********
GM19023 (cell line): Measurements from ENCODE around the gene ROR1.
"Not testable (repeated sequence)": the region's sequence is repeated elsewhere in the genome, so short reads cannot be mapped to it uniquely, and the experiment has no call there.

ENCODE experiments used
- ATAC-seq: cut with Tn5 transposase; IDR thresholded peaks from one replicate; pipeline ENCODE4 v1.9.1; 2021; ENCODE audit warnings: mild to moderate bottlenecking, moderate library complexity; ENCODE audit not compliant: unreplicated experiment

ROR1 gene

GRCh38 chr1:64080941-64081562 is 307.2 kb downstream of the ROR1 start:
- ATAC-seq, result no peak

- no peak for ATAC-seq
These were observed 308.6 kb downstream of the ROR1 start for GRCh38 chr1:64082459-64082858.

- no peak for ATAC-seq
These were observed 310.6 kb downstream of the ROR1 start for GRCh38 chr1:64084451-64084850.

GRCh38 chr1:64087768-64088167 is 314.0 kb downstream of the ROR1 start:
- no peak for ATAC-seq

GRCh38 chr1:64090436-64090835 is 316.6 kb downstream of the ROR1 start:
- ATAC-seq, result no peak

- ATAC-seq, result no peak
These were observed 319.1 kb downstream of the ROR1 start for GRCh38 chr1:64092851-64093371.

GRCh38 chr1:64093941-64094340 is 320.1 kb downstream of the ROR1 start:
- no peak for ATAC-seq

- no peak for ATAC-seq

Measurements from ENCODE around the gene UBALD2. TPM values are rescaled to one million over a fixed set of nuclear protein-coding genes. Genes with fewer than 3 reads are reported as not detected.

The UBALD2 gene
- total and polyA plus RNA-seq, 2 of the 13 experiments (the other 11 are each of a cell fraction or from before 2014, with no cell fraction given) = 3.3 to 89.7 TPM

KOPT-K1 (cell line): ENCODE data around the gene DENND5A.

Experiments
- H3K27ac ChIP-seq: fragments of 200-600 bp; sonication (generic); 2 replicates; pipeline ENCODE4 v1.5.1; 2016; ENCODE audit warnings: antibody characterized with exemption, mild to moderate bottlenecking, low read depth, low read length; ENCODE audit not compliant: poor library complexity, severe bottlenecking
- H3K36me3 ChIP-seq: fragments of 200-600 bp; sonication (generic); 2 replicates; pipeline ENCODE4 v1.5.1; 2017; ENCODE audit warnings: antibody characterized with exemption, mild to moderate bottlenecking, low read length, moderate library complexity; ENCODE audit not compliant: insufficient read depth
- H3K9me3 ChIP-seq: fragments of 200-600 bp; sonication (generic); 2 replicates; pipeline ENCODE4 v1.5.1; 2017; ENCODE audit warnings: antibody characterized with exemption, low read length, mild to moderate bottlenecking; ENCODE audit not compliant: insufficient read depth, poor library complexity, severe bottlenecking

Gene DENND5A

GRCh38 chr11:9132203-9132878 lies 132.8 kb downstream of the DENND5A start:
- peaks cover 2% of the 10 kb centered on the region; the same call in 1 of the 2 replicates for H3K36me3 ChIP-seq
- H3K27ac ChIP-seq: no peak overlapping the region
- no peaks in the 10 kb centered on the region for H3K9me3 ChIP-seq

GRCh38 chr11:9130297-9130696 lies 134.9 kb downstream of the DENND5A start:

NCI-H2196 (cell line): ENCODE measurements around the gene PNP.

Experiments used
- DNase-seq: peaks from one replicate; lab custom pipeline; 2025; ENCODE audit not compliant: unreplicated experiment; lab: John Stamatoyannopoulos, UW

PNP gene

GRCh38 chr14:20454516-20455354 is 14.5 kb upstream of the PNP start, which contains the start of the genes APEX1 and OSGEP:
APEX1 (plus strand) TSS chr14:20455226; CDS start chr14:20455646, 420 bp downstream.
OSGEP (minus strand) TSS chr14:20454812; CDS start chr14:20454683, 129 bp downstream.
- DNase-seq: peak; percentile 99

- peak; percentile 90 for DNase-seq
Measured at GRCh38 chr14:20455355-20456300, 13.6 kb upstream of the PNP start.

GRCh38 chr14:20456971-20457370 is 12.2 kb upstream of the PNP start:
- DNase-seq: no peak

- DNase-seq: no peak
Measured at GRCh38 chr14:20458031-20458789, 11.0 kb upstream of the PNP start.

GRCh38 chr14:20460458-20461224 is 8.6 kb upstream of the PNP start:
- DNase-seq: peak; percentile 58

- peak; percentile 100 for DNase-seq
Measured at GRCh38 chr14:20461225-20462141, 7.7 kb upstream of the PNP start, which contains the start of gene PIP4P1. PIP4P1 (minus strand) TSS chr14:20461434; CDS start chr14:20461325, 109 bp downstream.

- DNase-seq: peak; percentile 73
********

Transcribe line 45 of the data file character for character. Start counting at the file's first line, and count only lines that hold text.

GRCh38 chr14:20456971-20457370 is 12.2 kb upstream of the PNP start: